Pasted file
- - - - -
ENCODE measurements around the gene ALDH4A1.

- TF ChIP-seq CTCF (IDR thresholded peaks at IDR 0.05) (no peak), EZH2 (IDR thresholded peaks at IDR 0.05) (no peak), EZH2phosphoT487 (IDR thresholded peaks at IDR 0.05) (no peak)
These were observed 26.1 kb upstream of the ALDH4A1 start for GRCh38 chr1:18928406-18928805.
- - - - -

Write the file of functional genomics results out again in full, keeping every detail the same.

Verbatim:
ENCODE measurements around the gene ALDH4A1.

- TF ChIP-seq CTCF (IDR thresholded peaks at IDR 0.05) (no peak), EZH2 (IDR thresholded peaks at IDR 0.05) (no peak), EZH2phosphoT487 (IDR thresholded peaks at IDR 0.05) (no peak)
These were observed 26.1 kb upstream of the ALDH4A1 start for GRCh38 chr1:18928406-18928805.